Twenty-seven is the best year of your youth. This is an absolute fact, according to the Huffington Post articles I’ve been getting from another 27-year-old friend, so I know it must be true.
Twenty-seven is when your career is skyrocketing, you’ve finally grown into yourself, you’re at your most beautiful (or handsome), your physical peak, your sharpest, your brightest, your most scintillating, and your greatest desirability. There’s a bit of a suicide bump at the end of 27, when people realize that this is it, it’s all downhill from here, to beer-gutted mediocrity and cat-ridden obscurity.
Clearly, Robert Herrick was speaking a universally acknowledged truth when he said:
That age is best which is the first,
When youth and blood are warmer;
But being spent, the worse and worst
Time still succeeds the former.
I can’t say my experience contradicts the venerable Huffington Post on this matter. Twenty-seven has treated me very well. In fact, it’s been a fantastic trip so far. Being asked to list what I’m grateful for at a Thanksgiving feast was a struggle; how could I narrow it down to a few key items, when everything in my life is so amazing? I almost feel a bit sorry for all those married people who never got to experience 27 with all the breezy freedom of being single. (To be fair, they probably reflect the sentiment back at me with a “what-do-you-know” comment about committed relationships. Ezehu ashir? Truce, my MFs. Truce.)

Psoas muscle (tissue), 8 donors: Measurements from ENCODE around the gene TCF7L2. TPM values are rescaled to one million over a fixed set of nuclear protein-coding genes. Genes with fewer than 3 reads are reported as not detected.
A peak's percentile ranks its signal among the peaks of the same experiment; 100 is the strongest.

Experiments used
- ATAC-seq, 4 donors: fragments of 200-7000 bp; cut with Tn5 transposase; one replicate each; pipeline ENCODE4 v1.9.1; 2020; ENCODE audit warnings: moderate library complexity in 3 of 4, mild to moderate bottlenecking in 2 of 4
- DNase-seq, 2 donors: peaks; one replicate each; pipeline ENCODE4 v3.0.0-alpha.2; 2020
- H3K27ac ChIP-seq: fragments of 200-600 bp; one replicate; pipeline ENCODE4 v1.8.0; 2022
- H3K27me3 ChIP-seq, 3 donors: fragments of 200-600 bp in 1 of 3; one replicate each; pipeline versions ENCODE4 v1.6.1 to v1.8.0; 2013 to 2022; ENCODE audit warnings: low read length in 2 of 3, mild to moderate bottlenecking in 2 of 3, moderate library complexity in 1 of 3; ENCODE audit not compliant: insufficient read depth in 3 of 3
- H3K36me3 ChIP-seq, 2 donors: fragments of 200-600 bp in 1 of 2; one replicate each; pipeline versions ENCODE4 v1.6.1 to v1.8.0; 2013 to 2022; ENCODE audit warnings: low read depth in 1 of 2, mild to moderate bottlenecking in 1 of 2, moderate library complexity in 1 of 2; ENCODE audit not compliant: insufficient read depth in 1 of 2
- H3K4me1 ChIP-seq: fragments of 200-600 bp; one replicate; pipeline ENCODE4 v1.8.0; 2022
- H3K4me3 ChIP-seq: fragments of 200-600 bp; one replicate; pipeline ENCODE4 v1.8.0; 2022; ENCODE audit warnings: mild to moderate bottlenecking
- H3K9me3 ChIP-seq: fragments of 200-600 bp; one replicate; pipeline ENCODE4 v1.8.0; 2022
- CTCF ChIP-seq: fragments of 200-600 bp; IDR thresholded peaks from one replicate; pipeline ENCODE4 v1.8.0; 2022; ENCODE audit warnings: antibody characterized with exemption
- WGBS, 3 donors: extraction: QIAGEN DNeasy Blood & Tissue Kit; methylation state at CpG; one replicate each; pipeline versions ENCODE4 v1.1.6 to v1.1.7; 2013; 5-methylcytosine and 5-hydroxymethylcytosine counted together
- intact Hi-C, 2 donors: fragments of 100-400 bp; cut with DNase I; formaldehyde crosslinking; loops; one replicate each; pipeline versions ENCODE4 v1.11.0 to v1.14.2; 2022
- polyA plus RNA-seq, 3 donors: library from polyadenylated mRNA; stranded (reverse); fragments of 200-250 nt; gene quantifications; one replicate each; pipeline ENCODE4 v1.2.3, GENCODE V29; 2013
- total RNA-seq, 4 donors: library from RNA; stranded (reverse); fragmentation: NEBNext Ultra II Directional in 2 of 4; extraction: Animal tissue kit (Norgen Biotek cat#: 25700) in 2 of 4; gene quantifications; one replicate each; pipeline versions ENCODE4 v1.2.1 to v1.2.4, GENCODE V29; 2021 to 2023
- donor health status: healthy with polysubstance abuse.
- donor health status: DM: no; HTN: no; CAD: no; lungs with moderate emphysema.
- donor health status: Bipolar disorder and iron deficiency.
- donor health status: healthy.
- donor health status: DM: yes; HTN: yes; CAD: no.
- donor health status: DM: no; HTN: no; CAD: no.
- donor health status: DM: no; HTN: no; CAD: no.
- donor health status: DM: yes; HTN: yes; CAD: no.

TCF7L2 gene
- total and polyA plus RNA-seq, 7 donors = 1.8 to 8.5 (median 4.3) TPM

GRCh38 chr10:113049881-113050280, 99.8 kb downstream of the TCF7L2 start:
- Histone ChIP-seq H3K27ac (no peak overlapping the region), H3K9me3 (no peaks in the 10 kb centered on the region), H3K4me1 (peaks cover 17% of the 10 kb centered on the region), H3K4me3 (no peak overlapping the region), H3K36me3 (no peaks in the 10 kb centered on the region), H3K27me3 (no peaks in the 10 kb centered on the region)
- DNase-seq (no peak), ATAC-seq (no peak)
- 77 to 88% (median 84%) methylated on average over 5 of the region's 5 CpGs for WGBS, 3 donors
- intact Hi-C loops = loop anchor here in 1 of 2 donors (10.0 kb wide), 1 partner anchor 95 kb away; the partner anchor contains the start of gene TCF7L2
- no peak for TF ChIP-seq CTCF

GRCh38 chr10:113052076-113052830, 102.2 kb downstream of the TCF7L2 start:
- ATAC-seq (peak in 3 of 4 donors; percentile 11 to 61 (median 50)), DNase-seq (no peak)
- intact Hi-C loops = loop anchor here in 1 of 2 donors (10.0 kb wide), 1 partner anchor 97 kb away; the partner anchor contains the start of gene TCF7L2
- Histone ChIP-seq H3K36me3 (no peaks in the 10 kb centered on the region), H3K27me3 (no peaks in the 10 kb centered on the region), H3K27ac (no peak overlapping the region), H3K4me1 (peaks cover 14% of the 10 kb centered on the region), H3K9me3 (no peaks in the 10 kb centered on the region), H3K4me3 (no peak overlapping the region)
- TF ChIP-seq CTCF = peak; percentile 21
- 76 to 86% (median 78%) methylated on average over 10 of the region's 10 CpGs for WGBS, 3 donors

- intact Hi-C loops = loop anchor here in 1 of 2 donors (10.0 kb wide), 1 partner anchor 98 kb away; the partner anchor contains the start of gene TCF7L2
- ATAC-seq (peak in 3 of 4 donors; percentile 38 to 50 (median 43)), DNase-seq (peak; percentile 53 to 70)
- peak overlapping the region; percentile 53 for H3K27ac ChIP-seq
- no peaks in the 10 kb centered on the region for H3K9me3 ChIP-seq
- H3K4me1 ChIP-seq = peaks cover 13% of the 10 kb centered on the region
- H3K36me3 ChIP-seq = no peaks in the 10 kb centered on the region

That said, twenty-seven doesn’t usually last for more than 365 days—366 if you’re lucky. And it’s all downhill from there. So if ever you’re going to have an optimized shot at avoiding a houseful of cats, twenty-seven is it. Not that your chances take a swan dive after, but this is the peak—or so they say. I mean, you’re probably just as desirable at 28 as you were at 26. Unless the drop-off is steeper? Does the Huffington Post has any of its deeply scientific articles analyzing this?
Well, let’s not worry or be stressed out about it. Let’s just finish off with a final, relaxing stanza from Mr. Herrick again:
Then be not coy, but use your time,
And while ye may, go marry:
For having lost but once your prime
You may forever tarry.
…You know, he never does say exactly how to manage it. In fact, Herrick sounds a whole lot like the MF who says “Well if you want someone to go on vacation with, get yourself a husband.” Gee thanks. Didn’t think of that one. I guess I’ll go out and propose to the first interested commenter on Trip Advisor.
Oh well. At least I’m still twenty-seven.
And it rocks.